Al Tuck

From Wikipedia, the free encyclopedia
Jump to: navigation, search
Al Tuck
Al Tuck.jpg
Background information
Born (1966-12-21) December 21, 1966 (age 50)
Summerside, Prince Edward Island, Canada
Origin Halifax, Nova Scotia, Canada
Genres Folk rock, indie rock
Occupation(s) Singer-songwriter
Instruments Vocals, guitar
Years active 1994 – present
Labels Murderecords, Brobdingnagian, Youth Club
Associated acts Al Tuck and No Action
Catherine MacLellan
The Columbia Recording Artists
The Bluegrass Lawnmower
Website altuck.ca

Al Tuck (born December 23, 1966), is a Canadian songwriter and folksinger, from Prince Edward Island. He has spent much of his career based out of Halifax, Nova Scotia.[1]

Biography[edit]

Tuck was born in Summerside, Prince Edward Island, the son of editorial cartoonist and Anglican cleric Canon Robert Tuck. Al Tuck attended the University of King's College in Halifax, Nova Scotia, and began appearing in Halifax coffeehouses and college pubs, either as a solo performer or with his first couple of bands, namely The Columbia Recording Artists (band name suggested five minutes prior to taking stage for their first gig at University of King's College Wardroom in Halifax, N.S.) and The Bluegrass Lawnmower.

His formation of trio Al Tuck and No Action (with various musicians such as Tracy Stevens, Dave Marsh, Doug Under, Henri Sangalang, Matt Murphy, Charles Austin, Paul Mandell, Phil Harmonica, Harry Norris, Devon Henderson, Angus Parks, Lukas Pearse and Brock Caldwell) coincided with increased attention on the burgeoning Halifax independent music scene in the early 1990s. This led Tuck to a recording deal with Murderecords,[2] the boutique music label managed by Halifax pop act Sloan, as well as a nomination for an East Coast Music Award and an appearance at Lollapalooza.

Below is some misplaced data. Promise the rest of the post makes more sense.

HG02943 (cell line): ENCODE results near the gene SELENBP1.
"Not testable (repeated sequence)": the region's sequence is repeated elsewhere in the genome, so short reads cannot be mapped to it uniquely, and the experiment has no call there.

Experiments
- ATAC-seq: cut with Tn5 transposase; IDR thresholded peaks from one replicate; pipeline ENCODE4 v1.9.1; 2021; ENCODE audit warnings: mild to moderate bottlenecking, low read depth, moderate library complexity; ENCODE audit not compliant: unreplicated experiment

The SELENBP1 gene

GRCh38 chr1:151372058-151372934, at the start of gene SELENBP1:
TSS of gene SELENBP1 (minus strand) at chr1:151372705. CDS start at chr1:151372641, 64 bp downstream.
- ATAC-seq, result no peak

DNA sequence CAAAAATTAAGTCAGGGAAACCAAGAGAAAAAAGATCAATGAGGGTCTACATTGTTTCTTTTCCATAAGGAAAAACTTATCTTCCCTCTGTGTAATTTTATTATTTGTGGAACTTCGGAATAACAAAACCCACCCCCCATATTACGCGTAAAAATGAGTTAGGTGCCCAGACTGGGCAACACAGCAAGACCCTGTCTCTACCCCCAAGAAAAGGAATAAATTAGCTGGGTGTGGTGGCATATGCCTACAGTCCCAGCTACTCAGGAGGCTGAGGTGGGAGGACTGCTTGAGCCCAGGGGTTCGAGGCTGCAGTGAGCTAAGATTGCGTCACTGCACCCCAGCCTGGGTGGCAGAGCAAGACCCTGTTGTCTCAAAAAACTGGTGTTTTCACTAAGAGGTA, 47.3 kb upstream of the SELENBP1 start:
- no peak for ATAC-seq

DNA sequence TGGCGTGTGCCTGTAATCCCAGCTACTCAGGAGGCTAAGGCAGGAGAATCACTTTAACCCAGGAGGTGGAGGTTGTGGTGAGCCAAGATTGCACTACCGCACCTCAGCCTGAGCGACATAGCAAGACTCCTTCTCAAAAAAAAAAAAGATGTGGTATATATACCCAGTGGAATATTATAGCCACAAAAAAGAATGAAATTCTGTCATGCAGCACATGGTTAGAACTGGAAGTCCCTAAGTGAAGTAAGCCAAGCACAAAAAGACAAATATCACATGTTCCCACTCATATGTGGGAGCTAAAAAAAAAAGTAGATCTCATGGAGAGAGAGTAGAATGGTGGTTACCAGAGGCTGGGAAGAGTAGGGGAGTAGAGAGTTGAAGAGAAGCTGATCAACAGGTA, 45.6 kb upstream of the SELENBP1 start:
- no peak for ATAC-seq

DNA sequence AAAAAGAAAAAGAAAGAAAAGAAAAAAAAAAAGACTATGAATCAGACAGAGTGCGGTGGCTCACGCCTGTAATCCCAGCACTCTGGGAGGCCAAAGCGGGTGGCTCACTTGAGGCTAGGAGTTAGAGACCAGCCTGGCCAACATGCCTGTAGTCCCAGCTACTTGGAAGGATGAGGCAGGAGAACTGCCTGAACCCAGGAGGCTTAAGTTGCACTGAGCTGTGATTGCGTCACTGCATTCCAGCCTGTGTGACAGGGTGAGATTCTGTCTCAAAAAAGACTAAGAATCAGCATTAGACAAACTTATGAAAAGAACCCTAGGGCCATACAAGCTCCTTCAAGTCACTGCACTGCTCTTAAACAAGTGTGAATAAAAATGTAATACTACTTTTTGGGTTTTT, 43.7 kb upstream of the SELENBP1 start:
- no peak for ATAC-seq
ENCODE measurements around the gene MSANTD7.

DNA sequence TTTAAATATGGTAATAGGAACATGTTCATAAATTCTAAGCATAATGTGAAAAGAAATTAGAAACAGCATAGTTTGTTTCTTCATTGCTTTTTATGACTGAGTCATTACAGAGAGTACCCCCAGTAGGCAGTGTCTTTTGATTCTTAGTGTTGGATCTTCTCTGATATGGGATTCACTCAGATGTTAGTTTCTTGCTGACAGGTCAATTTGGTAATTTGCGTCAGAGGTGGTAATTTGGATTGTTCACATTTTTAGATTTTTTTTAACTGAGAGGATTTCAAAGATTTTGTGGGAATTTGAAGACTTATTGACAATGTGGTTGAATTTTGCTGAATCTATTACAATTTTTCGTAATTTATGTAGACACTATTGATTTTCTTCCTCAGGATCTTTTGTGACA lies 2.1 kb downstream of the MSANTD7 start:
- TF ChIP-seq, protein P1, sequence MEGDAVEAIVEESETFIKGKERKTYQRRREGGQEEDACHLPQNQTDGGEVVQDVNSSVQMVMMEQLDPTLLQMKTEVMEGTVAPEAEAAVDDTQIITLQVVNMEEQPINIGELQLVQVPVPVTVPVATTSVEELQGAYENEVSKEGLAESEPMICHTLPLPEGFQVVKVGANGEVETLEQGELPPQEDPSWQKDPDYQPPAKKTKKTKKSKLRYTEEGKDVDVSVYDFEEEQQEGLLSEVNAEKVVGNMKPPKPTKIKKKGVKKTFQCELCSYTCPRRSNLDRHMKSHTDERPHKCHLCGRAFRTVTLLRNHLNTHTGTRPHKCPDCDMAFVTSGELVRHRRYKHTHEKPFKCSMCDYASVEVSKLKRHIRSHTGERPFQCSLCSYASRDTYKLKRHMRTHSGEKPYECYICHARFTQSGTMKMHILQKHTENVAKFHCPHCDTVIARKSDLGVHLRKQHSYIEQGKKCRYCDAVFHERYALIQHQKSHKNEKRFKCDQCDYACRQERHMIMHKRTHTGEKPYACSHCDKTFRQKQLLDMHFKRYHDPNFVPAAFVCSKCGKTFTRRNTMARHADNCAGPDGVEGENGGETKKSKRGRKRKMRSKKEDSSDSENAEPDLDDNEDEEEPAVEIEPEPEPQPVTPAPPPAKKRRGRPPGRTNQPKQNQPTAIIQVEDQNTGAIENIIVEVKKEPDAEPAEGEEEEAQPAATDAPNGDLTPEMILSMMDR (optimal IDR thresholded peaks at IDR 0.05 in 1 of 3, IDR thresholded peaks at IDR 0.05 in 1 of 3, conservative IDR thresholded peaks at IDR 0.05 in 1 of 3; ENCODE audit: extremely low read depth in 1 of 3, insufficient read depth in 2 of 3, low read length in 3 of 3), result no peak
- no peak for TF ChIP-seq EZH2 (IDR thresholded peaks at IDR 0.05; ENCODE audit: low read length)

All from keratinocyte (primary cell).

Tuck's song "Buddah" is featured on the soundtrack of the Bob Dylan-themed documentary Complete Unknown.

Tuck was formerly married to singer Catherine MacLellan,[3] daughter of renowned P.E.I. songwriter Gene MacLellan. They have one daughter, Isabel, (2005).[4]

Tuck released Food for the Moon in 2009.[3] In a favourable review, Now magazine wrote, "Tuck’s voice – thin, rough-hewn, distinct – reaches out intimately, and his songwriting never drops beneath top-shelf."[5]

In 2010, Tuck was the voice of Milkman Cat in the Spike Jonze-produced animated short, Higglety-Pigglety Pop!.[6]

The album "Under Your Shadow", which displays a range of song-writing from the personal to the apocalyptic, followed in 2011 under the Maple Music label.

In June 2013, Tuck's studio album Stranger at the Wake was longlisted for the 2013 Polaris Music Prize.

"Fair Country", which is a mix of original songs, co-writes with poet Alex Rettie, and covers, was released digitally in 2015 and then in CD format in 2016.

December 2016 has seen the release of a tribute album, featuring 15 of Tuck's songs, performed by 15 of his musical friends, and produced by Adam Gallant of Charlottetown, PEI. Two of these songs, "In the Days When the People Were Small and Few" and "Behind that Big Red Curtain" (also the name of the album), were not previously recorded by Tuck in his eight studio albums to date.

Discography[edit]

Arhoolie (1994) – Murderecords[edit]

  1. "One Day the Warner"
  2. "Bone of Contention"
  3. "In My Dream"
  4. "Your Place or Mine"
  5. "Good & Ready"
  6. "The Grey Aria"
  7. "Doing My Time"
  8. "Country Blues"
  9. "Just Fine"
  10. "Hand It to You"